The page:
I have decades of memories of fun times on this lake. I was outside all of the time, usually on or in the lake. I learned to swim on this lake. I learned to scuba dive. I learned to waterski, dropping that one ski and skiing slalom was one of the biggest moments of my life. When I was a teenager I brought my friends up here and we swam and water skied until we were told to get out.

When I became a Dad, I had my kids up here as often as possible. The memories of them as toddlers excitedly splashing in 6 inches of water as we held them, belly-laughing as only a toddler can with smiles as wide as the universe itself, dance in my mind. As they got older, the four of them played together in the water, threw each other off of the raft and begged to stay when I told them to come out. Of course, I was in there with them at that point and it was my wife making me wrap it up. It didn’t matter, we would then play frisbee, throw the baseball and have the time of our lives. The expressions on their sleeping faces in the car on the way home said it all. Of course, I was tired as well, I was active with them.

After a long hiatus, the kids began coming up here again last year. They are all grown, the oldest 3 have jobs and coming up is difficult to schedule. I get it, it was like that for me also at that age. Now that their mother and father are separated, they come up to see me. And we go to the beach whenever possible.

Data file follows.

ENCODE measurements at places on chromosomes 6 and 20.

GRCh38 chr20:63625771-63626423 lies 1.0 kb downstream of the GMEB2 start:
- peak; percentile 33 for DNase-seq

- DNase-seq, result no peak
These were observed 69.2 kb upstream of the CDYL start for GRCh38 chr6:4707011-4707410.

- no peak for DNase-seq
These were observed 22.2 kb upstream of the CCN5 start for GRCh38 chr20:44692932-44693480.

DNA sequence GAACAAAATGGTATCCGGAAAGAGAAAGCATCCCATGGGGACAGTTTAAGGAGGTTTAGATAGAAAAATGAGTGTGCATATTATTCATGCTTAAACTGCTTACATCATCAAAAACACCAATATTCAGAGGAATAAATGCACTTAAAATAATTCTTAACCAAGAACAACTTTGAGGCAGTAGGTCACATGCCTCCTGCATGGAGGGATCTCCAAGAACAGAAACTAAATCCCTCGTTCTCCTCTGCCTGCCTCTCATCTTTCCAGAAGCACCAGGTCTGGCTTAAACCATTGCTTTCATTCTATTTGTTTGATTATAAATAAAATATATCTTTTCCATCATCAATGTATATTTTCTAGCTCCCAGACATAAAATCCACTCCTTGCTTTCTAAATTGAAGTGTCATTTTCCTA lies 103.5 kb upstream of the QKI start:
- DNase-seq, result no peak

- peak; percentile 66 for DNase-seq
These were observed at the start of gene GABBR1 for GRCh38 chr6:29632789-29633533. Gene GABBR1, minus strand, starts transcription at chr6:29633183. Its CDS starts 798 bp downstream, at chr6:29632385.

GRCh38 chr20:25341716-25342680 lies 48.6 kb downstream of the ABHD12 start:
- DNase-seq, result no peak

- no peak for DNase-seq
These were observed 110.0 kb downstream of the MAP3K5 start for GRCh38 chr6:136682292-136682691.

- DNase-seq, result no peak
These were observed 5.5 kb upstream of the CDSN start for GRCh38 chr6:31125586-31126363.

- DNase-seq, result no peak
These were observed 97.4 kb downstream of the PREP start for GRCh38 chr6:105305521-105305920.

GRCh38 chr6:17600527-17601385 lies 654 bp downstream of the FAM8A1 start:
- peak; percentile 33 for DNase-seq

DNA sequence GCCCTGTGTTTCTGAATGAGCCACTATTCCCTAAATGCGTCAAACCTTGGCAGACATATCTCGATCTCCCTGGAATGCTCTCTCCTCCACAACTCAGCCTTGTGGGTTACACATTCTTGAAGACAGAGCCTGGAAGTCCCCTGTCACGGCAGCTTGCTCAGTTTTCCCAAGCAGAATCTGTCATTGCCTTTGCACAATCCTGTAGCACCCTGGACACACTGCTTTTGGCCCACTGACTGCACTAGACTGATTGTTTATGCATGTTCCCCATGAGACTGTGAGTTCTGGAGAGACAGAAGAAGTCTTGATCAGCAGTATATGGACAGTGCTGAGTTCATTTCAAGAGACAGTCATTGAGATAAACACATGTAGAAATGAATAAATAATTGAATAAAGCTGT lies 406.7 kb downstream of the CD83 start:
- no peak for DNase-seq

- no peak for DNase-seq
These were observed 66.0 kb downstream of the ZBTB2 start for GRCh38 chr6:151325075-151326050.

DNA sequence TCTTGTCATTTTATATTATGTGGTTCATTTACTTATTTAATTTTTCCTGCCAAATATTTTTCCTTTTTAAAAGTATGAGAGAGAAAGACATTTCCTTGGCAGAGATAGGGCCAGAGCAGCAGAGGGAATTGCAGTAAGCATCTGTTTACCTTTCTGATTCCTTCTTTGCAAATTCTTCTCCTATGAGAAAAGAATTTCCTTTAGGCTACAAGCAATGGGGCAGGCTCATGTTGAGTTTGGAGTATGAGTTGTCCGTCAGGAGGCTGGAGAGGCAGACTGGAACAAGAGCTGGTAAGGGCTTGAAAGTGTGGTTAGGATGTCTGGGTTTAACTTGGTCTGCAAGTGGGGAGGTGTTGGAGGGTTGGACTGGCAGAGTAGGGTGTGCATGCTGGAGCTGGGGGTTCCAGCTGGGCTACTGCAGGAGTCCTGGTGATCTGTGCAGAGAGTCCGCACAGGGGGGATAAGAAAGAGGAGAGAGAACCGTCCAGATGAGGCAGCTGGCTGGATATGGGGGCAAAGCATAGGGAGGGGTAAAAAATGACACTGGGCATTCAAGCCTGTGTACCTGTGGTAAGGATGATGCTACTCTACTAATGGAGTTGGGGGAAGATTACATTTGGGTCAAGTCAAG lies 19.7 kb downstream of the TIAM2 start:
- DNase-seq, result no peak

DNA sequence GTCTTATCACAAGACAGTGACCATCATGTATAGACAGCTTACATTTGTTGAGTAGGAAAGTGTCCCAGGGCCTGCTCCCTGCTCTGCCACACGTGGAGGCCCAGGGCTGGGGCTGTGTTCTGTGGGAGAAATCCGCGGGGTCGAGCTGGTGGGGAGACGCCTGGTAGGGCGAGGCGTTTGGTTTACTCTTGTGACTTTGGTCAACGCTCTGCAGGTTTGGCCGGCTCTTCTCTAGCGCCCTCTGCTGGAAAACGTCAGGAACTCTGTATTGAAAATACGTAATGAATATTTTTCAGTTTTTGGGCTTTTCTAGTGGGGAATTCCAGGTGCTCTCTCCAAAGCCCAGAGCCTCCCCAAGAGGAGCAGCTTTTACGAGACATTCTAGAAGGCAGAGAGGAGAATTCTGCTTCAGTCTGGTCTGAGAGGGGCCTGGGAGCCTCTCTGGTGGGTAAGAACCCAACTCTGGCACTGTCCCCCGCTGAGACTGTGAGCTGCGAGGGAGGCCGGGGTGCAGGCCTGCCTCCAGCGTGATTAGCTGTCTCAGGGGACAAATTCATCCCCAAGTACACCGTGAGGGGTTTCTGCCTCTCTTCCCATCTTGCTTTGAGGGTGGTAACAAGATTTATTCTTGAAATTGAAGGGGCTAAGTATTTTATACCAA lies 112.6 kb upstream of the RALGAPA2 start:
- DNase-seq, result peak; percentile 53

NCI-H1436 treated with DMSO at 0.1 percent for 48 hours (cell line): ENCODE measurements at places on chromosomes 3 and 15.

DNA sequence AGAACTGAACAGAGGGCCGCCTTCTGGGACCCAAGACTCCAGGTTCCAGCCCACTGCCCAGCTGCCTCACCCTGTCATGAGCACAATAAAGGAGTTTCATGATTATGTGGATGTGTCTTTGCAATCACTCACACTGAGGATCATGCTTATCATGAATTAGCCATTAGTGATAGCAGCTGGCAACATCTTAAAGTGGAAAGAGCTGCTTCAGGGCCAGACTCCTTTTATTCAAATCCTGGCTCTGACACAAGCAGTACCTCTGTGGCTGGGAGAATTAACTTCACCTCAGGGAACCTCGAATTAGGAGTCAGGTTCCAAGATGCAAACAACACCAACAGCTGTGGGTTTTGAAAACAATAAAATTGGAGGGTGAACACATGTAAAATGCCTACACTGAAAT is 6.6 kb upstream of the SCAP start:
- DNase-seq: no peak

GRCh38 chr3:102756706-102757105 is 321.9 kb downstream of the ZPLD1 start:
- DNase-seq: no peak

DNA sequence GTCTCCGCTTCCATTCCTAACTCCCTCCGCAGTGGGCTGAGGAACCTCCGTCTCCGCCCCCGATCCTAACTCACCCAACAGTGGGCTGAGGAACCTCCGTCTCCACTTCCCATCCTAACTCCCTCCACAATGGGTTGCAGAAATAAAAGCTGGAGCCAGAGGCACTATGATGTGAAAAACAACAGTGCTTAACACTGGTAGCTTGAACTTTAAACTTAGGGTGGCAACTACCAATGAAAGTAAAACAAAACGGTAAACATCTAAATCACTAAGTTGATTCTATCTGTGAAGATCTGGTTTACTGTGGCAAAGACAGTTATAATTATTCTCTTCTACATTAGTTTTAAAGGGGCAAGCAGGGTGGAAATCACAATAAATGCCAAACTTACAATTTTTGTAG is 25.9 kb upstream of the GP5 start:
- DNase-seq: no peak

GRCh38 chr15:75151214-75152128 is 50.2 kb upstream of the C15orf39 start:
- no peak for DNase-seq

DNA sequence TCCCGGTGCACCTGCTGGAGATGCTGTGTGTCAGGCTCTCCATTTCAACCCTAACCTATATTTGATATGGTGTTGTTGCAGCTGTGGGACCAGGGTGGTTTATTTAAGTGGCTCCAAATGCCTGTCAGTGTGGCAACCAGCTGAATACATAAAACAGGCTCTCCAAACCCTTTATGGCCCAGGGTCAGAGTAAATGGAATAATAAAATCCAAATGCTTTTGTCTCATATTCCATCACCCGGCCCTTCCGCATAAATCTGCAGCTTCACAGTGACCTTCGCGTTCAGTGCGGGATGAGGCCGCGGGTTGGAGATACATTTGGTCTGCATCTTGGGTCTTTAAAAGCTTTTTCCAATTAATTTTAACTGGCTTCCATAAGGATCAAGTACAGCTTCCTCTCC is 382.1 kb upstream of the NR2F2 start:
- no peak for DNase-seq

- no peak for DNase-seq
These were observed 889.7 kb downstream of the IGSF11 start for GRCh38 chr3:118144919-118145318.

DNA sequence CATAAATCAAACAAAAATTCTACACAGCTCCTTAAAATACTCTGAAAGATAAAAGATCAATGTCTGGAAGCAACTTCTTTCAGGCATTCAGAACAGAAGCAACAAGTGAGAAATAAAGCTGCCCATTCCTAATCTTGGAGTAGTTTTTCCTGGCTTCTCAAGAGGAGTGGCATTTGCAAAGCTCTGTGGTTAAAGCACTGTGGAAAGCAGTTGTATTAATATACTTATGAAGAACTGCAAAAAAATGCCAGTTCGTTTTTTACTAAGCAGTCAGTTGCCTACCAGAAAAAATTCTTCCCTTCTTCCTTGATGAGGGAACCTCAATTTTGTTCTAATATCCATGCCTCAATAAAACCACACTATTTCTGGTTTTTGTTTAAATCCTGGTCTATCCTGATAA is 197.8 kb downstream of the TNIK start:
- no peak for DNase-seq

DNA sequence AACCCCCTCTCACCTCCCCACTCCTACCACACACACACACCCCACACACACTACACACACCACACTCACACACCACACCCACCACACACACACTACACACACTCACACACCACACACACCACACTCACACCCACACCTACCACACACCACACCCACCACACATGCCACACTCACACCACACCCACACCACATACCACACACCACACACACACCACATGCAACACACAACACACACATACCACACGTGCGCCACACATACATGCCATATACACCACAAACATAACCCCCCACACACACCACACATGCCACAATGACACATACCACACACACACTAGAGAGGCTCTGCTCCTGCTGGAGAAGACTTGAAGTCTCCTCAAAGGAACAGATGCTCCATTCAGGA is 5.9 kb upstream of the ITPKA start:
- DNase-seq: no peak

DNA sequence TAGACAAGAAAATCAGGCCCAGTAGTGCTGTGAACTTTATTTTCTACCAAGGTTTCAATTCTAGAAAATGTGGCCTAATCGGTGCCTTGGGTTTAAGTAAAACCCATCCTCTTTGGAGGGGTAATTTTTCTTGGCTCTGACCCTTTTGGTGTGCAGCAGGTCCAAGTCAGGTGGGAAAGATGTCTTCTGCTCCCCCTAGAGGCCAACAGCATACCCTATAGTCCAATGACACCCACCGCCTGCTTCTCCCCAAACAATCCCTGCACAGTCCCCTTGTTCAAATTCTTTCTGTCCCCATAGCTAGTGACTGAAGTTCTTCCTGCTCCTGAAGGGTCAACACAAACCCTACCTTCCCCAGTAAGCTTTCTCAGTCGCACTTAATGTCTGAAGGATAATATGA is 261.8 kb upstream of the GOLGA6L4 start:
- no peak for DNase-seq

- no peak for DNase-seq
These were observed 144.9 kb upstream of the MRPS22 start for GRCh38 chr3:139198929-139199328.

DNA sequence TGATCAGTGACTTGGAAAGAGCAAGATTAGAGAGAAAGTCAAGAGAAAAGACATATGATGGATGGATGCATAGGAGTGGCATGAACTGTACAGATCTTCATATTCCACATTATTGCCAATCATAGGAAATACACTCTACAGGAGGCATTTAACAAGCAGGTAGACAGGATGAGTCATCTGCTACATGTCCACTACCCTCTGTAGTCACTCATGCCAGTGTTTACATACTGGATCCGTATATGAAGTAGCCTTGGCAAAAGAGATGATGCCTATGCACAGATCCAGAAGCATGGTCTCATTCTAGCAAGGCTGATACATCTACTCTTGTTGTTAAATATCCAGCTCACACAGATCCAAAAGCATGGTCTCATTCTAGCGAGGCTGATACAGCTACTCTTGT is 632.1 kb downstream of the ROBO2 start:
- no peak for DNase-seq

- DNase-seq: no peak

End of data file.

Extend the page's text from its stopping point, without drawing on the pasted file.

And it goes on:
The difference is, I can no longer throw the ball or the frisbee for hours. I can no longer water ski. I barely go in the water because it needs to be 90 with no breeze for me to get wet and not shiver and quake after like a junkie in need of a fix. Despite the repeated calls of “Dad, come on in!” or “Dad, let’s play catch” or “Dad, let’s throw the frisbee” I find myself saying no. I just can’t.

I just fucking sit there.

The fatigue is just too much. And it’s getting worse.

The very idea of walking up the hill to get the truck. so that I may drive down again and load all of the gear is intimidating enough. I have distinct parameters on how much energy I can expend at one time. So. to their repeated inquiries for me to join them I find myself saying “No, I’ll just watch you for now” and then endure the disappointed faces. They know, they understand, they hate how it reminds them that their father is sick. What they don’t realize is that I don’t want to watch, I have to.